Virginia isn’t only looking out for you on the roads, but from the sky, too. Virginia leaders have volunteered the commonwealth as frontrunners in drone research. Once a moratorium on drone research ends in July 2015, one expert says the technology will invade people’s privacy everywhere.

6. Sticking taxpayers with the legal bills for the governor’s many woes

The governor’s office assured taxpayers everywhere that they were covering Gov. Bob McDonnell’s legal bills only in the governor’s official capacity in the embezzlement case against former Executive Mansion chef Todd Schneider. But when that case finished, the bills continued to come. You can thank the governor for the hundreds of thousands of dollars he’s billing you, the taxpayer, to sort out his plethora of personal and professional legal woes.

5. One of the largest tax increases in memory — from a Republican governor and House

Before he was elected, Republican Gov. Bob McDonnell pledged not to raise taxes. But, with the winter 2013 transportation legislation, he has — by about $6 billion over the next five years — and he had plenty of Republican support to back him up. Your pocketbook will probably feel one of the largest tax increases in recent Virginia memory for years to come. PolitiFact gave the Republican governor a “full flop” ratingfor breaking that promise.

4. A state spending list with no real plan to fund it

Everyone wants to have nice things. So, while running for governor, Democrat Terry McAuliffe pledged those nice things. But, as debate moderators such as NBC’s Chuck Todd painfully pointed out, McAuliffe has no real way to pay for them. And Medicaid expansion — McAuliffe’s revenue plan — isn’t a reliable piggy bank for funding government, some experts say. The upshot of it all is that if McAuliffe goes forward with his 10-point plan as governor, taxpayers will get the bill someway, somehow.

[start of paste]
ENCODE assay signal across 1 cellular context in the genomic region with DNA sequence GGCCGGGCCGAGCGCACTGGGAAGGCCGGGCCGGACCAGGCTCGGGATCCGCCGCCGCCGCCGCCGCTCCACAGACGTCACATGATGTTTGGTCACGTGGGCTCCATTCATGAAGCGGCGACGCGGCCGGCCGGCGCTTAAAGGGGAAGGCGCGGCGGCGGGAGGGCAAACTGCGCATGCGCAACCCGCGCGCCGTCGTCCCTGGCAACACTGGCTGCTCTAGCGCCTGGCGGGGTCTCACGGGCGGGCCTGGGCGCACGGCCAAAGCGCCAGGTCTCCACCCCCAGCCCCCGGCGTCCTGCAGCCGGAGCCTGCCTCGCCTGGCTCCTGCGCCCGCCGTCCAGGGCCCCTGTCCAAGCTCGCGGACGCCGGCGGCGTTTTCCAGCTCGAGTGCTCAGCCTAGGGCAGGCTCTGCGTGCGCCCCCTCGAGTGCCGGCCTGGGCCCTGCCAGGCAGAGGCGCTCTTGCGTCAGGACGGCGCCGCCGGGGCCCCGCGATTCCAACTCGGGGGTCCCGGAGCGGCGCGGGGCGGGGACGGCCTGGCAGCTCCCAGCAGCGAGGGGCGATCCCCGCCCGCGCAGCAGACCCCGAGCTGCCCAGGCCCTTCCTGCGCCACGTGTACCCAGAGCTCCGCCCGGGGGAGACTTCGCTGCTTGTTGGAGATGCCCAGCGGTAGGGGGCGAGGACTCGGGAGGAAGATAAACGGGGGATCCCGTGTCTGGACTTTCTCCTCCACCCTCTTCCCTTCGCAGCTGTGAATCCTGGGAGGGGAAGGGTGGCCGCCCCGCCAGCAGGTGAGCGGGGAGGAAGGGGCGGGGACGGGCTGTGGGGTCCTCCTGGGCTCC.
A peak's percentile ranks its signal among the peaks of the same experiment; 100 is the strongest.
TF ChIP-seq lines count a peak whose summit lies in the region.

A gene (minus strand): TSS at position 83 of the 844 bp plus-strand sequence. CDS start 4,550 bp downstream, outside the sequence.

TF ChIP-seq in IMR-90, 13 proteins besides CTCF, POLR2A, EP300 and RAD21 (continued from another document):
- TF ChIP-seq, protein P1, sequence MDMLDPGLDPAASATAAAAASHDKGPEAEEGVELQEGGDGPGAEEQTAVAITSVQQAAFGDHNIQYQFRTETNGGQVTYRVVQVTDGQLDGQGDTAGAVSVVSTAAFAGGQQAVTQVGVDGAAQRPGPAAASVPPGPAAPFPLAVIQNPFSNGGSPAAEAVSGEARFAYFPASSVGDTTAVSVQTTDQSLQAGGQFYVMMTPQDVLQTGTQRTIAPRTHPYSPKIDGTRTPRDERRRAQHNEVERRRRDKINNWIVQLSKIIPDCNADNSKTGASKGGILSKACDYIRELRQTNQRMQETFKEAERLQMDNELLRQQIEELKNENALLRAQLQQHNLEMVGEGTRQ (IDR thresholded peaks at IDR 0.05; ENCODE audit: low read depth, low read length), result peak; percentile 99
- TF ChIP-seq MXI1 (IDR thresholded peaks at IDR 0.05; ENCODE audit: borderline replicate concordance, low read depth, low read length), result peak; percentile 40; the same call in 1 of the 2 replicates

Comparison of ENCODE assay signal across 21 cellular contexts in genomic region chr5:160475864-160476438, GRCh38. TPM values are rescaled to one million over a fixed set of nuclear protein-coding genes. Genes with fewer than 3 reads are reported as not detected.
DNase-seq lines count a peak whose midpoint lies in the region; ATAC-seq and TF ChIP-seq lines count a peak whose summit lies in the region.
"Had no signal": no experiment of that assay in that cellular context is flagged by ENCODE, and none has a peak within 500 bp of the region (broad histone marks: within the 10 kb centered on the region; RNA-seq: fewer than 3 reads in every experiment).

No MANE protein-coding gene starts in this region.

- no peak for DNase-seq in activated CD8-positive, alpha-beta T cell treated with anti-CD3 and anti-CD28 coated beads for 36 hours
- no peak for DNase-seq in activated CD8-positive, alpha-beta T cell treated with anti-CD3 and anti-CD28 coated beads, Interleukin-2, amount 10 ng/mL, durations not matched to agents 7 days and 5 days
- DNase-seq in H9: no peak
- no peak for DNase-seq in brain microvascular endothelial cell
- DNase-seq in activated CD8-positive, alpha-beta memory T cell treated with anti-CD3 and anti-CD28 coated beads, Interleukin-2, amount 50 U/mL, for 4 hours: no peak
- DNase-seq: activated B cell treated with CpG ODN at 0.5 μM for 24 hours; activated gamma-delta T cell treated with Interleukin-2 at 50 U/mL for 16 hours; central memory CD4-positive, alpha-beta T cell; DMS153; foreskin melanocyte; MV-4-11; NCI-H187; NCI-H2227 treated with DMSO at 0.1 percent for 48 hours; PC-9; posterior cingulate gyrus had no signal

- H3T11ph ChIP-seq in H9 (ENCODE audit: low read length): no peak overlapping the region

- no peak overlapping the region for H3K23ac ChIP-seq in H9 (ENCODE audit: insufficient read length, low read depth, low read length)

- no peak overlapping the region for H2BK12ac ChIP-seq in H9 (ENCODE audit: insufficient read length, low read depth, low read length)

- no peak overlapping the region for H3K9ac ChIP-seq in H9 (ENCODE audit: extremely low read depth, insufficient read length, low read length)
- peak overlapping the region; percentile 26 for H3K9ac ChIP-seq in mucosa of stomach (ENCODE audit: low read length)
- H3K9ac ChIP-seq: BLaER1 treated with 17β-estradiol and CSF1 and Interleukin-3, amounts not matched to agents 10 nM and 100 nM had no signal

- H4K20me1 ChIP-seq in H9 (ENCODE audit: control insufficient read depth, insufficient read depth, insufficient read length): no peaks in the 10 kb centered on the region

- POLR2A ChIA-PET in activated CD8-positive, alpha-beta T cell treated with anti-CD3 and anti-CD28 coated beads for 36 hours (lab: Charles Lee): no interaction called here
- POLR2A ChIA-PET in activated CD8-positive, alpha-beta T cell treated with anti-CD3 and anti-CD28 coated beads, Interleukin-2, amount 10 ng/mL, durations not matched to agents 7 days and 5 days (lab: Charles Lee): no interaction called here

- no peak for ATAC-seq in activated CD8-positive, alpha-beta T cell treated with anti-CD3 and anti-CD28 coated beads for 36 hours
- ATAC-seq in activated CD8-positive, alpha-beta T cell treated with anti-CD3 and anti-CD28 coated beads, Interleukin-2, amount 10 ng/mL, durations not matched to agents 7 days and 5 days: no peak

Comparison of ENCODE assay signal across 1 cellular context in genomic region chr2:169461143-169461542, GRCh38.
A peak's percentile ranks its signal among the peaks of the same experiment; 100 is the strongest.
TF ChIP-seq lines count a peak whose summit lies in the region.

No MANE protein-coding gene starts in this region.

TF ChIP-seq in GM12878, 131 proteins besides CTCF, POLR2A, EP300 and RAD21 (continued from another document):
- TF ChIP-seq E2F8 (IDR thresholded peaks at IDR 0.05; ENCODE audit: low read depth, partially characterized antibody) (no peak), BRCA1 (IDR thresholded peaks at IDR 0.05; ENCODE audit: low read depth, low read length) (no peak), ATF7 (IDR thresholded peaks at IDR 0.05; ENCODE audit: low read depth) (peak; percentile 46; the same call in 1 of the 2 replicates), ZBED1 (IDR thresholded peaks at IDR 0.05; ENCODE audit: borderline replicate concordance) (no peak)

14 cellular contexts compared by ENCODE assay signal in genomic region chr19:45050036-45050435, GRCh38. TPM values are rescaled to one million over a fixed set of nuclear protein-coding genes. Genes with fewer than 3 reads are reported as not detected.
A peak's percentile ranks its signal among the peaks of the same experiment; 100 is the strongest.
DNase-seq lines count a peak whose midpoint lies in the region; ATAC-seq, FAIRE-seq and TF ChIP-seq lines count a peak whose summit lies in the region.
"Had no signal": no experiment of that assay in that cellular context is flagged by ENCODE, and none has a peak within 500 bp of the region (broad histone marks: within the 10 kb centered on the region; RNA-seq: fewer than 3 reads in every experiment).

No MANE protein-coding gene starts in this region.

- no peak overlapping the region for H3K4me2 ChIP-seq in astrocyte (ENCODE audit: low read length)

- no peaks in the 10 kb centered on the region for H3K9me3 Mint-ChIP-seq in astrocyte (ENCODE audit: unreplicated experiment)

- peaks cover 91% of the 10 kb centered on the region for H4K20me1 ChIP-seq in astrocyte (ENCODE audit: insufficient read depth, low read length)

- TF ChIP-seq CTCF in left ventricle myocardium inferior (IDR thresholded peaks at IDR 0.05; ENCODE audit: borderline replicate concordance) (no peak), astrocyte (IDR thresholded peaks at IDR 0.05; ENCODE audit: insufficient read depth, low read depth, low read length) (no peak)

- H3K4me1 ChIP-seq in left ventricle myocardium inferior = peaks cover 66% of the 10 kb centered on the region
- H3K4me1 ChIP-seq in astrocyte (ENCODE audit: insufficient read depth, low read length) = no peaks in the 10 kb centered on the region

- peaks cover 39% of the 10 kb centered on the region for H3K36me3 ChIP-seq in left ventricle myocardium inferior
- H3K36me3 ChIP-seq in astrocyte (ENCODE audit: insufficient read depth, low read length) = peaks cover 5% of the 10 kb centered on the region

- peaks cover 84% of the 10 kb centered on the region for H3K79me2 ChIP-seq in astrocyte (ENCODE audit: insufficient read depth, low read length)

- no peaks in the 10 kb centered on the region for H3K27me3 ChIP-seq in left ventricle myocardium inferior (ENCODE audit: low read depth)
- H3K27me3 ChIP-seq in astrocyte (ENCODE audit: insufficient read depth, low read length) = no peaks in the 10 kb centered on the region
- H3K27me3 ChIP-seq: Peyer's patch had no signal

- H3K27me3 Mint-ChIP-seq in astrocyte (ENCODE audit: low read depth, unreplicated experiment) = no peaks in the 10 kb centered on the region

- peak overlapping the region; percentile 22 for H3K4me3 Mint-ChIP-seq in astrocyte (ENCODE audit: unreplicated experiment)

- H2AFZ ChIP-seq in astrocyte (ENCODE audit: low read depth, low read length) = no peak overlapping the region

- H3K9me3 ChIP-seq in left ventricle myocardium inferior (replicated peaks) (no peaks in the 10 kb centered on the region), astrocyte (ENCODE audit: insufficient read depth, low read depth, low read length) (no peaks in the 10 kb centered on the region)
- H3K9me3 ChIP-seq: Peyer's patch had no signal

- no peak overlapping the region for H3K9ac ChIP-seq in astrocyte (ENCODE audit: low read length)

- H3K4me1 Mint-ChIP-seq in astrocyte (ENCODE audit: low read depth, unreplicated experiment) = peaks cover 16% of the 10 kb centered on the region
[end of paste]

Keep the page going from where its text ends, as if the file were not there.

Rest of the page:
3. The nastiest election maybe ever  

A NASTY RACE: The nasty race between Republican Ken Cuccinelli and Democrat Terry McAuliffe couldn’t be over soon enough for voters.

It’s bad enough that Virginia’s two major political parties had to pick gubernatorial candidates with larger unfavorable poll ratings than favorable ratings. But on top of that, largely out-of-state donors funneled millions into some of the nastiest TV ads the Old Dominion has seen. And throughout campaign season, Republican Ken Cuccinelli and Democrat Terry McAuliffe focused on attacking each other, rather than honing their own positions. It’s no wonder that 6.5 percent of Virginia voters picked Libertarian Robert Sarvis for governor. And it’s no wonder the most common reaction from people of all political persuasions the day after the election was something along the lines of, “I’m just glad it’s over.”

2. A governor-elect tied to not one, but two federal investigations

When governor-elect Terry McAuliffe takes his gubernatorial oath on Jan. 11, he’ll be sworn in against the backdrop of not one, but two federal investigations. The inspector general at the Department of Homeland Security and the U.S. Securities and Exchange Commission are conducting separate inquiries into actions involving McAuliffe’s GreenTech Automotive company and its use of a federal investor-visa program. Time will tell how those investigations play out during McAuliffe’s term. But Virginians who voted for McAuliffe can’t complain on this one. They asked for this gift when they gave him 47.74 percent of the vote Nov. 5.

1. The stain Gov. Bob McDonnell’s ‘Gift-gate’ scandal leaves on Virginia’s noble name

Above perhaps all else, Virginians value honor. So when the story unraveled throughout early 2013 that Gov. Bob McDonnell and his wife had dubious ties to a wealthy businessman and accepted thousands upon thousands of dollars worth of gifts from him, Virginians everywhere lamented. And with that scandal, the “Virginia Way” — the term Virginians associate with the state’s history of honor, trust, mutual respect and compromise — was perhaps forever stained. The scandal isn’t just embarrassing to the governor and to the state’s lax gift and disclosure laws, but also to the entire commonwealth. Perhaps the best true gift Virginia politicians could offer in 2014 arestronger disclosure laws to help mend the state’s transparency for taxpayers and reputation to the rest of the country.

— Kathryn Watson is an investigative reporter for’s Virginia Bureau, and can be reached at